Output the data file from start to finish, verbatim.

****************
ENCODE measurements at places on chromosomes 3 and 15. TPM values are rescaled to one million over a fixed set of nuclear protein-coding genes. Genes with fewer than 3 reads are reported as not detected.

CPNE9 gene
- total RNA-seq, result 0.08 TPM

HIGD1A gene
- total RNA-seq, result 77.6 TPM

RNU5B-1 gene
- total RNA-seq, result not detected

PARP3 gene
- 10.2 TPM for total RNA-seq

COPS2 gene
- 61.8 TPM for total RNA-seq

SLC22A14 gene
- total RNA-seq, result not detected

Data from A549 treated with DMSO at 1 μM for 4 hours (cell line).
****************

ENCODE measurements at places on chromosomes 3 and 15. TPM values are rescaled to one million over a fixed set of nuclear protein-coding genes. Genes with fewer than 3 reads are reported as not detected.

CPNE9 gene
- total RNA-seq, result 0.08 TPM

HIGD1A gene
- total RNA-seq, result 77.6 TPM

RNU5B-1 gene
- total RNA-seq, result not detected

PARP3 gene
- 10.2 TPM for total RNA-seq

COPS2 gene
- 61.8 TPM for total RNA-seq

SLC22A14 gene
- total RNA-seq, result not detected

Data from A549 treated with DMSO at 1 μM for 4 hours (cell line).